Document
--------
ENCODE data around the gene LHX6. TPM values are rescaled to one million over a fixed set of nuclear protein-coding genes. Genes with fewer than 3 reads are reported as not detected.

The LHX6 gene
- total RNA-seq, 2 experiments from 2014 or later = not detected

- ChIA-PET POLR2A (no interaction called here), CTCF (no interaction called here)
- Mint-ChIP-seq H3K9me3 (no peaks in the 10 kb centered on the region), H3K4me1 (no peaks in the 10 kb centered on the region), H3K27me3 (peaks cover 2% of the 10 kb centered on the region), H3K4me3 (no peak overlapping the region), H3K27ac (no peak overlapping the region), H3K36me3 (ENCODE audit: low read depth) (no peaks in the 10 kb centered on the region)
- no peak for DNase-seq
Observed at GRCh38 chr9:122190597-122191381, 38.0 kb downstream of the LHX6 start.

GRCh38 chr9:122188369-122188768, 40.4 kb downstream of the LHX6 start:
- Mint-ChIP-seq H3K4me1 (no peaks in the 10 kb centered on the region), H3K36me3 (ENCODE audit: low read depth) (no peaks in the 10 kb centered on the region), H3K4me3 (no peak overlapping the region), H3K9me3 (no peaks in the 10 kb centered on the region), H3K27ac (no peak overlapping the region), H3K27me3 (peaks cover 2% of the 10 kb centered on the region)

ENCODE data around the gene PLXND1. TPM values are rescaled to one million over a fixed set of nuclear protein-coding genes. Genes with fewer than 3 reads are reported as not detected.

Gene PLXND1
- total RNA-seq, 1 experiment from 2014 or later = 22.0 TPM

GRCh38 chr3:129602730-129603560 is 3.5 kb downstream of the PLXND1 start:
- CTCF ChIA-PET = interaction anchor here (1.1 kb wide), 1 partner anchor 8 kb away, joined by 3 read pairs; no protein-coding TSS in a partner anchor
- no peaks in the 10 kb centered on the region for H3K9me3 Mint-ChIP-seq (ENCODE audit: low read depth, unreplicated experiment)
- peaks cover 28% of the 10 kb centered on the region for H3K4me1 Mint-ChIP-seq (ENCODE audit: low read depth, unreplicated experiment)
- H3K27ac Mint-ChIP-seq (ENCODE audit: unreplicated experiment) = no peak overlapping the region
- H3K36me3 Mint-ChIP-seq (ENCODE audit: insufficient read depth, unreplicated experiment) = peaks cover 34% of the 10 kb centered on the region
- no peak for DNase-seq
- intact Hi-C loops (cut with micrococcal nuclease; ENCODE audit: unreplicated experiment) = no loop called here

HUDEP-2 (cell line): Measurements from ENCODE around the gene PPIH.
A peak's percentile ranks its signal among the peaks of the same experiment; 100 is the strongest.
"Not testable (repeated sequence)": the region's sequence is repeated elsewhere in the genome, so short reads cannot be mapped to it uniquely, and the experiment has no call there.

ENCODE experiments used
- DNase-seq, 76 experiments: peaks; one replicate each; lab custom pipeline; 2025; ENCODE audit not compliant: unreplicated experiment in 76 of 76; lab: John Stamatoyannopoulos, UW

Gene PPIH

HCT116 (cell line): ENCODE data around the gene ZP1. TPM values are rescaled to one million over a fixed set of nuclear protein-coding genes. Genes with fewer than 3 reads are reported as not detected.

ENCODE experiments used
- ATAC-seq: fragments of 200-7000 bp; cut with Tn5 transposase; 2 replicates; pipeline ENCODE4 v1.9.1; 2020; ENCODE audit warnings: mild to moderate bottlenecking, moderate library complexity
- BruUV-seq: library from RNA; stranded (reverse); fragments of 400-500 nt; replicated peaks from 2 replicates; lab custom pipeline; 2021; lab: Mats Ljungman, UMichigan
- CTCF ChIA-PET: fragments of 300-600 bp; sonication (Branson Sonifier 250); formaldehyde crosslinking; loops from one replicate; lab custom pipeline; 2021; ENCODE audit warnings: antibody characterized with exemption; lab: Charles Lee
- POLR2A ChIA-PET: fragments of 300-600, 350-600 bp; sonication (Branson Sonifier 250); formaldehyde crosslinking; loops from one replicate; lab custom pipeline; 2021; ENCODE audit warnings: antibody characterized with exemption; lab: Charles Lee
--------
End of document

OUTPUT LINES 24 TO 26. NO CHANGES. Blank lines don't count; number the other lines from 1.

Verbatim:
ENCODE experiments used
- DNase-seq, 76 experiments: peaks; one replicate each; lab custom pipeline; 2025; ENCODE audit not compliant: unreplicated experiment in 76 of 76; lab: John Stamatoyannopoulos, UW

Gene PPIH